if someone has been the victim of crime, then it is easier to see that many laws are necessary. I'm not sure why a victim would have sympathy for the perpetrator that showed no sympathy for their victim regardless of the perpetrator's situation, background or lack of education.
  • Nov 6 2012: Right on Lejan.
    To some degree I believe this is true.
    More laws simply make more humans into criminals,so that they can be taken into the system and increase the profits of the business of prisons, which are traded on the Stock Exchange, and in order to remain solvent and grow in profits (don't forget good 'ole competition), they need a steady growth in their customer base. More criminals. Not less.

    Locking them up isn't easier per se, but it is profitable. That's why they're in the business and lying to the public about any goals of helping society. More laws have effectively increased the possibilities that those who believe they are far removed from the law, will wind up in prison. Good, supposed, law-abiding people. It's a trap they will not be able to avoid or escape. Unless and sometimes, they are able to abandon their own humanity to survive.

    So, because everyone is trying to survive, they will be forced into breaking a law for survival, or do something unethical or something most humans wouldn't ordinarily do, were it not for how tightly they are being squeezed, corralled, cornered and controlled.

    The Bible is just such a Pest and has been used for tyranny since its artificial inception and embedded placement into the human psyche. At least in most Western Un-Cultures.
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    Gail .

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    Oct 31 2012: You asked, "What happend to self-esteem and common sense?"

    My answer: Religion
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      Oct 31 2012: The 10 commandments are pretty commonsensical. The rest of the Bible pretty much too, honestly. The problem must be somewhere else.
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        Nov 1 2012: Neither the 10 commandments nor the Bible is a source of common sense. And those ideas which are do not need its context.
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        Nov 2 2012: Because it scares if I wasn't drunk for such a statement? In fact, I wasn't. :o)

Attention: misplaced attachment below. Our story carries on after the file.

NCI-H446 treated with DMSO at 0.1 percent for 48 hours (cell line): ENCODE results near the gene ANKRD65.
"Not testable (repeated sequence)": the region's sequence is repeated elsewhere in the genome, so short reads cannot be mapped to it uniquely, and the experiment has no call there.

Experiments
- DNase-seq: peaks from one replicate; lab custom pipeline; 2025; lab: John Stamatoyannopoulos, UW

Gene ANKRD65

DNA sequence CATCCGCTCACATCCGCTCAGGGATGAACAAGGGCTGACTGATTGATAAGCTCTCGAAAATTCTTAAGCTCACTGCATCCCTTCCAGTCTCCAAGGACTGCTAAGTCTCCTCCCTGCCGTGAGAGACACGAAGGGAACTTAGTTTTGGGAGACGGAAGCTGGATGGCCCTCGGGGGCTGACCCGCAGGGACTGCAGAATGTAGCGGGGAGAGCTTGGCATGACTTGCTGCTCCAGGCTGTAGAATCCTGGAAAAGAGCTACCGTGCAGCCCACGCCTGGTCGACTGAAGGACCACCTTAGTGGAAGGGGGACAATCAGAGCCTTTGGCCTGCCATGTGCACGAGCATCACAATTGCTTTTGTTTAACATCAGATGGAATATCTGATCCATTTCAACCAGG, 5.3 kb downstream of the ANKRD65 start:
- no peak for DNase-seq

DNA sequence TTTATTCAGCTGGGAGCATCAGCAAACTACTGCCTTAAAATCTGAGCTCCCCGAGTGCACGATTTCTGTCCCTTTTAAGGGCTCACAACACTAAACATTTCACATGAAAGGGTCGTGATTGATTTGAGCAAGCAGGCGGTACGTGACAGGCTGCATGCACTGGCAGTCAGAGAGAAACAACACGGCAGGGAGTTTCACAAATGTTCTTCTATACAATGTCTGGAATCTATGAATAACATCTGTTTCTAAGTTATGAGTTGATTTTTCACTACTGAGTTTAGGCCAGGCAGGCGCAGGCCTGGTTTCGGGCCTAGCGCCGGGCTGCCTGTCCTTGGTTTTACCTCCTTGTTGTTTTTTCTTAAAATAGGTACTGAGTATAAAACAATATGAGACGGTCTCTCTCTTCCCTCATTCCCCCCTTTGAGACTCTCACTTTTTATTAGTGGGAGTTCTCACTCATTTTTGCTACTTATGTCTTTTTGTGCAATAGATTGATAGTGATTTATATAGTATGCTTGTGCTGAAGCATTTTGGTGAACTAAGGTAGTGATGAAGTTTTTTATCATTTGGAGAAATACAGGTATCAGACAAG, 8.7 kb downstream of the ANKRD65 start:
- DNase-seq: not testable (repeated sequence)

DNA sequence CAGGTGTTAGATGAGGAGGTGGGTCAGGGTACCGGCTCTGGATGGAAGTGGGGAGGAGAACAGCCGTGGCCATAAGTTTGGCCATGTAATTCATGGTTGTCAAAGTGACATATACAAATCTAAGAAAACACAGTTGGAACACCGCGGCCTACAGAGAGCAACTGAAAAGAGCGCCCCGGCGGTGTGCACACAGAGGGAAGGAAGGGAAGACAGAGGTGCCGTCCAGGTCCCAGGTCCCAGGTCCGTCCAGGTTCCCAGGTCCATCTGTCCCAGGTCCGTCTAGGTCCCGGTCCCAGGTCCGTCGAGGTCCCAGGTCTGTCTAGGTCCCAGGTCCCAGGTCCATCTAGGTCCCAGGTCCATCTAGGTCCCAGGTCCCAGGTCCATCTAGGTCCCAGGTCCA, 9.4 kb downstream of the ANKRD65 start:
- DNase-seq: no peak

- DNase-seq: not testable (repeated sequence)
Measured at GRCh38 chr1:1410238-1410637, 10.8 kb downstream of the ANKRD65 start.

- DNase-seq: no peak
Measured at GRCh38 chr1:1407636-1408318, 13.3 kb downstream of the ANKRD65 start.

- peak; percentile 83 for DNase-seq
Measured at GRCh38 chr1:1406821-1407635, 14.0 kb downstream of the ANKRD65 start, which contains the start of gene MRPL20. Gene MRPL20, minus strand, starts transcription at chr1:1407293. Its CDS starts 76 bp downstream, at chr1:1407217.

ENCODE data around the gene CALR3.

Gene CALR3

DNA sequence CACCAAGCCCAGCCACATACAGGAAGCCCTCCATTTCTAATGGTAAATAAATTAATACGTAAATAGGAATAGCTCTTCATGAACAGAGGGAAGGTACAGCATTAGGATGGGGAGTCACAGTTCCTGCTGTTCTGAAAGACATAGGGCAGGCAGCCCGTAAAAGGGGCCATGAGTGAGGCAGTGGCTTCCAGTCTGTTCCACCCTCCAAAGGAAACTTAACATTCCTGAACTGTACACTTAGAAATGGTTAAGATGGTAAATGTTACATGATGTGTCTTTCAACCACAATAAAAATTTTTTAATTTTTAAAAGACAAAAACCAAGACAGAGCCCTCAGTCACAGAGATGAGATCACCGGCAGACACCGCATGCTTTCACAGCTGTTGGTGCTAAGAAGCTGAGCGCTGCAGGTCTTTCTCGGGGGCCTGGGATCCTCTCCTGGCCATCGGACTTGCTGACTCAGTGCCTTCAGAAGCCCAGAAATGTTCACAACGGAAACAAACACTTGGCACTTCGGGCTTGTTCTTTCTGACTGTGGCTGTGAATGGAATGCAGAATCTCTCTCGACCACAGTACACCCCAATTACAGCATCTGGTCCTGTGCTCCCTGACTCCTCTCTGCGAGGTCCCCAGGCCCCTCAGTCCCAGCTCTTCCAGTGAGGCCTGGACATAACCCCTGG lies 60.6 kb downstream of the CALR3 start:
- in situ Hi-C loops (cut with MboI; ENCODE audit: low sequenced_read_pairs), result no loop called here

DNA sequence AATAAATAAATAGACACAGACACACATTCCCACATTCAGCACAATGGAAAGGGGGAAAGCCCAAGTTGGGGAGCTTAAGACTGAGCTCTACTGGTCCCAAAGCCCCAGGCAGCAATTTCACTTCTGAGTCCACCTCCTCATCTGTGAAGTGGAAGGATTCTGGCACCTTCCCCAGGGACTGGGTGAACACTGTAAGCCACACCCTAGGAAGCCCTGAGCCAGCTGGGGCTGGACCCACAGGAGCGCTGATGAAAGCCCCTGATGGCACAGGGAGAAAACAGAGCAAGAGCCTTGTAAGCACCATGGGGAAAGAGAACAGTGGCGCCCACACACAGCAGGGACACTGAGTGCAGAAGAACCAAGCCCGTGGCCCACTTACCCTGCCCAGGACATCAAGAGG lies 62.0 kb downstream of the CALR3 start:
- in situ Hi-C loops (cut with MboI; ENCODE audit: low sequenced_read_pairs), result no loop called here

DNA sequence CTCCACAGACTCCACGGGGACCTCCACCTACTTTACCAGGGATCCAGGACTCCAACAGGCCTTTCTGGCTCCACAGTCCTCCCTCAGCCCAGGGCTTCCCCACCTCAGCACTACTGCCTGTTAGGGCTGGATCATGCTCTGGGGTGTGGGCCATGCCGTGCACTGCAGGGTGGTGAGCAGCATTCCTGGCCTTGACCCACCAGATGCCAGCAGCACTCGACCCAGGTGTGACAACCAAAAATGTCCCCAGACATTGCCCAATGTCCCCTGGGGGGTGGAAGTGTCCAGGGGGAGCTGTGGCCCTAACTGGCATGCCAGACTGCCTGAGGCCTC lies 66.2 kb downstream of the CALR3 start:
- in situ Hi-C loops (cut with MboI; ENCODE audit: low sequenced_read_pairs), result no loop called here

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    Oct 30 2012: It is all a matter of culture. Laws reflect justice only when people are aware of what justice means. Otherwise even the most perfectly designed instutitions are nothing. The first outbreak of passion reduces them to dust if they dont express a corresponding degree of understanding.
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    Oct 30 2012: I think we have pushed the importance of human relationships to the back burner in recent times. The breakdown of the family, which is the basic unit where a child is first introduced to the society, is often underestimated; but it does have fatal consequences.
    It is easy to forget that systems, government, technology and education are only useful if they help in building a society of harmony, mutual respect and peace.

    Now, the introduction of laws, laws and more laws is a sort of knee-jerk response to the moral failure that is born of our misplaced priorities.

    Laws are good; but they would only provide temporary solutions. It is important for us to go back to the basics; to teach people from a young age the importance of good character.
  • Oct 30 2012: "I think an intelligent person can agree that there are no absolutes in life. So why is it that we cannot find a way to create one rule, call it the "Golden Rule" (pun intended), and fix the broken system?"

    Because people will cheat. The fact is that every year half a million people are murdered, even more are raped or injured. In addition to this modern societies are complex and only work if everyone contributes and everyone has not only rights but also responisbilities. Laws make it easier to remember our responsibilities without having to memorize all the details of the system. Finally laws are necessary for economics because every economic system is based on a few tenets that are not entirely obvious.

    "Do we really need "laws" to protect us from ourselves?"

    Yes, obviously children and people who are down on their luck or otherwise in no position to bargain need to be protected against predators.